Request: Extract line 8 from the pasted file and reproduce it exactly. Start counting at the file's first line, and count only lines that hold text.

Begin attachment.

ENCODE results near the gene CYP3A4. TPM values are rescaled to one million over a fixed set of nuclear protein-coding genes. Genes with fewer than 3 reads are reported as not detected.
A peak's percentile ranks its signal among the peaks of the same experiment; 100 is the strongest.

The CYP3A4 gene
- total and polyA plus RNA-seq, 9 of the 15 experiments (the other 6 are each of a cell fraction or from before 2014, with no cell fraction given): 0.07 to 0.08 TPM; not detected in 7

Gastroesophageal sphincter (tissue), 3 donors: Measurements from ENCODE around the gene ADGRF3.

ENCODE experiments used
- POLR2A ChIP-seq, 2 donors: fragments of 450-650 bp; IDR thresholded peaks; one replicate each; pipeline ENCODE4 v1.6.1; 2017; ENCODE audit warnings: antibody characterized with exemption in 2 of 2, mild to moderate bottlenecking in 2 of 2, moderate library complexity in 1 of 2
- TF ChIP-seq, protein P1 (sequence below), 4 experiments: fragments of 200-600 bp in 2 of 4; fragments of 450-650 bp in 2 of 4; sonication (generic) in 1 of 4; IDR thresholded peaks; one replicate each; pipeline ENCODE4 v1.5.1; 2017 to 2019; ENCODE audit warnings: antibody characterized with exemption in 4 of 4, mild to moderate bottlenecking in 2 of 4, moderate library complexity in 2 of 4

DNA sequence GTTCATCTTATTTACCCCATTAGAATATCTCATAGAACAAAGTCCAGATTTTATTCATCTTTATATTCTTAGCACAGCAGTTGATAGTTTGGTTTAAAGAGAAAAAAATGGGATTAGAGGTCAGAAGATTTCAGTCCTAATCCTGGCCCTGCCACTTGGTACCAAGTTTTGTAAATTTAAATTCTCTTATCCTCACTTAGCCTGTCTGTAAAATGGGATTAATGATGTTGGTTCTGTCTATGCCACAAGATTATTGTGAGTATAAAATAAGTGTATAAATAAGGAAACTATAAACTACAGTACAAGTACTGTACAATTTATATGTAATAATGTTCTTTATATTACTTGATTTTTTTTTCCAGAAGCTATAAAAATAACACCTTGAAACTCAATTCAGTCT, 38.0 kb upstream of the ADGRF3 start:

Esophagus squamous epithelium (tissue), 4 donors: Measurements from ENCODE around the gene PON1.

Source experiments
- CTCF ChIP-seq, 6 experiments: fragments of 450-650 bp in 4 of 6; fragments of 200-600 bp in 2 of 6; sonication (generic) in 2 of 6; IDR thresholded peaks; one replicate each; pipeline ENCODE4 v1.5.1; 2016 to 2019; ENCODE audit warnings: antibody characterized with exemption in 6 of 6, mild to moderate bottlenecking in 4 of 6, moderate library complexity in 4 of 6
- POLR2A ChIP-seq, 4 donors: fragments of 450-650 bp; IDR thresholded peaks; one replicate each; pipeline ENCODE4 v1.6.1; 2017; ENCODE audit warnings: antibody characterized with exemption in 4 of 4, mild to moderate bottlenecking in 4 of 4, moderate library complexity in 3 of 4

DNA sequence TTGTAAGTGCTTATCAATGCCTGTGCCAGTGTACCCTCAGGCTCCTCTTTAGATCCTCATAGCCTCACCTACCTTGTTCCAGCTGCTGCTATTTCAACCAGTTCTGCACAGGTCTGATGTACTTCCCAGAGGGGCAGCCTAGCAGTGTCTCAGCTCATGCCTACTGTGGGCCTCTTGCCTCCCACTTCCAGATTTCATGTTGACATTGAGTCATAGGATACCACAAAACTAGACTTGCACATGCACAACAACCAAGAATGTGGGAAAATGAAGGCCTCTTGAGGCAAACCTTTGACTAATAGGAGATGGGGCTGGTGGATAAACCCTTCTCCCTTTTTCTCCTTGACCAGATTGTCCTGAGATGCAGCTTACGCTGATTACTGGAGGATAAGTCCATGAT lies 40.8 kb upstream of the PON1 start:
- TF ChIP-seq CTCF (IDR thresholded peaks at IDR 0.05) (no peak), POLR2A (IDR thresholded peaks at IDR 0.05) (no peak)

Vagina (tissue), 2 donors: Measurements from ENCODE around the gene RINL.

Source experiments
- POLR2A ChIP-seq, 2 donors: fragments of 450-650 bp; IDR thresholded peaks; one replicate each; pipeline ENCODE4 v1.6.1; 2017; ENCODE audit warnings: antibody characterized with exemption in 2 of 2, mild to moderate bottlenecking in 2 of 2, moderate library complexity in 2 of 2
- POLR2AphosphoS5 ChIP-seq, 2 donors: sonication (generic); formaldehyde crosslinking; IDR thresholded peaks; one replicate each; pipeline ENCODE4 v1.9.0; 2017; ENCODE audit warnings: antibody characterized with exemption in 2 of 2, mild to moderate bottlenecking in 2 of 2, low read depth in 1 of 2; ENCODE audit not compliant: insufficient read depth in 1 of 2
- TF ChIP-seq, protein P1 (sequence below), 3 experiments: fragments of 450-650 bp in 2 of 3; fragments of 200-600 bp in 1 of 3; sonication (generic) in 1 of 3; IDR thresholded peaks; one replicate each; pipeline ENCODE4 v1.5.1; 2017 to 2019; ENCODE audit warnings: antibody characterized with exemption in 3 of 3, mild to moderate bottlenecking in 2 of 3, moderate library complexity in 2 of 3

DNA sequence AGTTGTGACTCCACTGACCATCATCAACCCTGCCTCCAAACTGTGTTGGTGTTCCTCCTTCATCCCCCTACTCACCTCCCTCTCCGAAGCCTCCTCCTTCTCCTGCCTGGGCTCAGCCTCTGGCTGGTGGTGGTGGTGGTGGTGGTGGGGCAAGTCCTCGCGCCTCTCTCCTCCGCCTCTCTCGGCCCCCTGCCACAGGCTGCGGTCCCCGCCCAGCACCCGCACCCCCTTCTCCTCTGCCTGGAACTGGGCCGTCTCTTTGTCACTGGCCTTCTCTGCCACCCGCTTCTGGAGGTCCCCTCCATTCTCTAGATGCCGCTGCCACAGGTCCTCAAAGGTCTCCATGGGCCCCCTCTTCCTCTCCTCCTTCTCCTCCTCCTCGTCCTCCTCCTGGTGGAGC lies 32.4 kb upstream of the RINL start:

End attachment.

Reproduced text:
- TF ChIP-seq, protein P1 (sequence below), 4 experiments: fragments of 200-600 bp in 2 of 4; fragments of 450-650 bp in 2 of 4; sonication (generic) in 1 of 4; IDR thresholded peaks; one replicate each; pipeline ENCODE4 v1.5.1; 2017 to 2019; ENCODE audit warnings: antibody characterized with exemption in 4 of 4, mild to moderate bottlenecking in 2 of 4, moderate library complexity in 2 of 4